With a little patience, here's a company that could make you a lot of dough. Literally.
Looking for morsels at the bottom of the barrel this week led us to
, an Anaheim, Calif., food processor. Among other things, Bridgford is a leader in frozen bread and dried and cured meats, including beef jerky. The company dates back to 1932, when Hugh Bridgford opened the family's retail meat market in San Diego.
The company pioneered the retail frozen bread dough market in 1962 from its plant in Anaheim. Since then, the company has added processing plants in Dallas, Chicago and Statesville, N.C.
Food and Fundamentals
In a difficult economic environment, investors look for companies that peddle staples, have clean balance sheets and provide downside protection from dividends. Bridgford, while small and mundane, provides some food for thought and a potential catalyst to nudge its share price higher.
Bridgford's staples are food items like bread and meats, and the company has developed volume that gives it the advantage of scale.
Bridgford's distribution network is impressive. The company sells its products through 37,000 retail food stores in 49 states and Canada as well as to another 23,000 retail outlets and 22,000 restaurants and institutions. Its growth in prepackaged products for the convenience store market -- including lunch packs with drinks, cookies and chips -- provides additional marketing opportunities for Bridgford.
The Dough, Not the Debt
The company's balance sheet is pristine, operating without debt for 14 consecutive years. While conservative, that type of discipline is exactly what risk-averse investors are seeking, especially in today's market environment. The company also has taken a proactive stance by continuing a million-share buyback program.
The stock currently yields 2.1%, and the company is committed to continuing and increasing the payout. Over the past five years, Bridgford has increased its dividend an average of 9% annually.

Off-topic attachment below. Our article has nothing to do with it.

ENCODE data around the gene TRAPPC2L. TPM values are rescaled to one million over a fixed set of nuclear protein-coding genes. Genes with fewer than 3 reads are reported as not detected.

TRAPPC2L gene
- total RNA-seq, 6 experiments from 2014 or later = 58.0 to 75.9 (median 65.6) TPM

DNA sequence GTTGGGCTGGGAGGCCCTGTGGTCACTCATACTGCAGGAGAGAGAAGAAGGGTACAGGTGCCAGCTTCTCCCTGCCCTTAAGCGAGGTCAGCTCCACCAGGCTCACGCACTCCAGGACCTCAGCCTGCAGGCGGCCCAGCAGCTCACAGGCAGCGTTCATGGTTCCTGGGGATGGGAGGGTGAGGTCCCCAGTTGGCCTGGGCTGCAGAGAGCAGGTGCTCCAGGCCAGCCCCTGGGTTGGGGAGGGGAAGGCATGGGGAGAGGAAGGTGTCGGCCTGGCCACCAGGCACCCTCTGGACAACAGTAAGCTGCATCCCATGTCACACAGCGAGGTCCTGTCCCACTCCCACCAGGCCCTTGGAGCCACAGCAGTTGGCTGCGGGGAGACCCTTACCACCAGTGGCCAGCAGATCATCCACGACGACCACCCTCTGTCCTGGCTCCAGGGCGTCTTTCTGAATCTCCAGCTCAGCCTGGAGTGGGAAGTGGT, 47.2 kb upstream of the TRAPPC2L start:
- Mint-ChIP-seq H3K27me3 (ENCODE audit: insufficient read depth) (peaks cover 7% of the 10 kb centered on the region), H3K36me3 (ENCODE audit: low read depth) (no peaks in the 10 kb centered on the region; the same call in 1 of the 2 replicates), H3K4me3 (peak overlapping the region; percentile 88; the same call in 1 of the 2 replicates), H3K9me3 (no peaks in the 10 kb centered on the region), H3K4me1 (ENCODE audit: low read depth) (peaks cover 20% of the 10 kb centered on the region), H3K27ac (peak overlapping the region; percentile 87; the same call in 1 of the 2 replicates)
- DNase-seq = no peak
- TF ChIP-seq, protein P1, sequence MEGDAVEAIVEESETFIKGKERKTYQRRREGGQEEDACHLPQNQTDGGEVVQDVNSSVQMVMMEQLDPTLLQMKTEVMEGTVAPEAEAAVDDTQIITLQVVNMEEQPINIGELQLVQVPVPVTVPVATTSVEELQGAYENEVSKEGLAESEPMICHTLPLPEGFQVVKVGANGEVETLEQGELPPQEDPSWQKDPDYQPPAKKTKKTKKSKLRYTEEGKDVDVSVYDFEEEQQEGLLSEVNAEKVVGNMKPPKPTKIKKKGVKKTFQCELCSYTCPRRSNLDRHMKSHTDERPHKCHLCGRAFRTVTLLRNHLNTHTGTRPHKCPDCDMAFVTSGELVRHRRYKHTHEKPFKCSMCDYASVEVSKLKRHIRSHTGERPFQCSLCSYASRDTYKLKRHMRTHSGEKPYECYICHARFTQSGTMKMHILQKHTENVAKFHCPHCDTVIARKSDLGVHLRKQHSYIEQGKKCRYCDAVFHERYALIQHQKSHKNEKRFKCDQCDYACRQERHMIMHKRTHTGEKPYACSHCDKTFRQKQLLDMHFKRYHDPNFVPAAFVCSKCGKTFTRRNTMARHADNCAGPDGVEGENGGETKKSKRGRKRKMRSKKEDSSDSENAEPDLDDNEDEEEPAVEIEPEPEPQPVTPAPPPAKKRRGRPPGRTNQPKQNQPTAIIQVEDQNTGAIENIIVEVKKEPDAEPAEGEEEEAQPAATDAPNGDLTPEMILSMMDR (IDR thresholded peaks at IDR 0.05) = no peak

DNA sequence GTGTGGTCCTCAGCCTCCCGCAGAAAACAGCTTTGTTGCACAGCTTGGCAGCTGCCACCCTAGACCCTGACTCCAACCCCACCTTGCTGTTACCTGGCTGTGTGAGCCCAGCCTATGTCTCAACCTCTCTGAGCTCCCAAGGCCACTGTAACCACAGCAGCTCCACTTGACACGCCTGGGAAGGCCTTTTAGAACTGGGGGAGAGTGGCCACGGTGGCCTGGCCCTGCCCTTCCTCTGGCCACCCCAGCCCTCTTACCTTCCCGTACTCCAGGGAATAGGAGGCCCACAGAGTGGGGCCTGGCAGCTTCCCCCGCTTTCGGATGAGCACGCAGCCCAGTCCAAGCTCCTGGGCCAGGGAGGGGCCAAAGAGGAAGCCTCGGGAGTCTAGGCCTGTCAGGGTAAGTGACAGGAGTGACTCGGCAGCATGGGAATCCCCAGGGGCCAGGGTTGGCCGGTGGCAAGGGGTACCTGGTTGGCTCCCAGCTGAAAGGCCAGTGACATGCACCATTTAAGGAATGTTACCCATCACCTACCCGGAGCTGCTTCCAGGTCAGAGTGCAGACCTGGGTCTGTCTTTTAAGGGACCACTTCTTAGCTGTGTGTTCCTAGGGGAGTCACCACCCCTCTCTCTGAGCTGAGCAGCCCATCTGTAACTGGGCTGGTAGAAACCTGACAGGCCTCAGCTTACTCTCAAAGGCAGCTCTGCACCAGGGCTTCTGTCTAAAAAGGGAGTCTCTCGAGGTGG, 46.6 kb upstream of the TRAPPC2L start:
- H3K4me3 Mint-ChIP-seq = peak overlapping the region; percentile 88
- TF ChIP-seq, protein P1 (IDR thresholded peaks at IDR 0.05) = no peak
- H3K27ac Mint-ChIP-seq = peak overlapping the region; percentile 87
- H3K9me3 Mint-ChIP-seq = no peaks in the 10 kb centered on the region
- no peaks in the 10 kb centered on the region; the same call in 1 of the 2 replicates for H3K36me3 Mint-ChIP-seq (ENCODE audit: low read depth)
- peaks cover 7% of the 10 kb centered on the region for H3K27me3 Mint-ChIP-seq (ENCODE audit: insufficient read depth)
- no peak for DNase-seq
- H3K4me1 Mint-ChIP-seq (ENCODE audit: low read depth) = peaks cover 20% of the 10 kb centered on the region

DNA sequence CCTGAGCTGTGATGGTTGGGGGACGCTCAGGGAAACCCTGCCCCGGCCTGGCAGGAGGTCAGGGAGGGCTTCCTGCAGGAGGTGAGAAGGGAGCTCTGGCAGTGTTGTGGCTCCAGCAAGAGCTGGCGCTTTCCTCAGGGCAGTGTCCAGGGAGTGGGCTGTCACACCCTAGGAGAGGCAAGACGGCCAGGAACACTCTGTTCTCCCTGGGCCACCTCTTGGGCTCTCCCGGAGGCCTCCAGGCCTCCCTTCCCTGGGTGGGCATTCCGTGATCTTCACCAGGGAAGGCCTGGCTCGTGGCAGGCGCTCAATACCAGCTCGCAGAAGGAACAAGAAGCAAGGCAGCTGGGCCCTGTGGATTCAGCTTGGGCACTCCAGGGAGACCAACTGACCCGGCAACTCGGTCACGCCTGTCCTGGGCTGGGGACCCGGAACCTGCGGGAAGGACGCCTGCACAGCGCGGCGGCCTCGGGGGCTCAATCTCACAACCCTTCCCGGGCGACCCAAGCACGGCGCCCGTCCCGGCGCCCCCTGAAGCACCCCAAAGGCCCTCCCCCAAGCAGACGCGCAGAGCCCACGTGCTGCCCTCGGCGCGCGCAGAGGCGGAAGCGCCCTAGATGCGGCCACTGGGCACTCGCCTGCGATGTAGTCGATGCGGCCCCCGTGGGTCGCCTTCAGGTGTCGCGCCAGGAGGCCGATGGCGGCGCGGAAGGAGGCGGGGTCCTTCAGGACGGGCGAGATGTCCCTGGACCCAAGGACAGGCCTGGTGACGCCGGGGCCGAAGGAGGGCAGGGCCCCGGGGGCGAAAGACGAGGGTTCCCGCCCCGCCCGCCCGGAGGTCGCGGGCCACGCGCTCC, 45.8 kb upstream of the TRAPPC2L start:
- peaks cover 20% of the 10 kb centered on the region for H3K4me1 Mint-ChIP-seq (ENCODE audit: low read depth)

Sales Environment Softens
While Bridgford's financials look solid, recent data suggest the company's sales and earnings momentum is slowing. During the past 10 years the company has posted sales growth of more than 5% annually and earnings growth of nearly 8%, however, both sales and profits momentum has recently slowed.
While sales in the first three quarters of 2001 increased at a 4% pace, profits declined by 22% for the same period. "Higher costs for commodities, labor, fuel and utilities, combined with lower demand in a weakened economy and lower interest income on investments, were primarily responsible for the significant decrease in earnings," the company said in its September earnings release. Bridgford estimates that since 1999, both meat and energy costs have increased by more than 40%.
While recent weakness raises concern, and a slowing economy is likely to continue to impact earnings in the short term, the company is well-positioned to weather the economic storm. Moreover, with its continued stock-buyback program, the company appears determined to provide price support for its shareholders.
Risks and Opportunities
While Bridgford is a solid, basic company, its small-cap nature creates a number of risks, foremost of which is liquidity. The average daily volume of just over 2,000 shares makes for a choppy market. Before leaping in, check historic sales and pick your entry points. This is the kind of stock for which, as an individual investor, patience and limit orders make a real difference.
Also, while the diversity of the company's distribution and client network is solid, a long recession would continue to pressure sales and profit trends. Conversely, costs for raw materials and energy appear to be coming off recent highs, which should help improve margins.
Finally, a potential catalyst: Bridgford remains a family-run business, with the Bridgford family owning nearly 70% of the stock. While the family continues to be involved in the business, Bridgford Chairman Allan Bridgford is 66 and Hugh Bridgford, chairman of the executive committee, is 69. Both have been on the company's board since 1952.
Not Too Jerky
If the right offer to monitize the family holdings came along, it would be hard for the elder Bridgfords not to consider a deal. While no suitor appears in the wings, a number of food conglomerates could get a whiff of Bridgford's value and add a very nice business to their nest. Such a deal could provide a yeastlike rise in the stock.
This is a company with a solid financial picture operating in an uncertain economic environment. While there is no reason to rush to purchase Bridgford shares, it is a good example of a defensive small-cap. And, with a 2%-plus yield and its core business, it's a company worth knowing about.
We give it one barrel.
(For an explanation of our rating system, see
our recent description.)
Do you have candidates for Bottom of the Barrel? If so, shoot me an email with the company name, why you think it qualifies and your full name and hometown. If we profile your suggestion, we'll send you a TSC gift to commemorate your pick.
Christopher S. Edmonds is president of Resource Dynamics, a private financial consulting firm based in Atlanta. At time of publication, neither Edmonds nor his firm held positions in any securities mentioned in this column, although holdings can change at any time. Under no circumstances does the information in this column represent a recommendation to buy or sell stocks. While Edmonds cannot provide investment advice or recommendations, he welcomes your feedback and invites you to send it to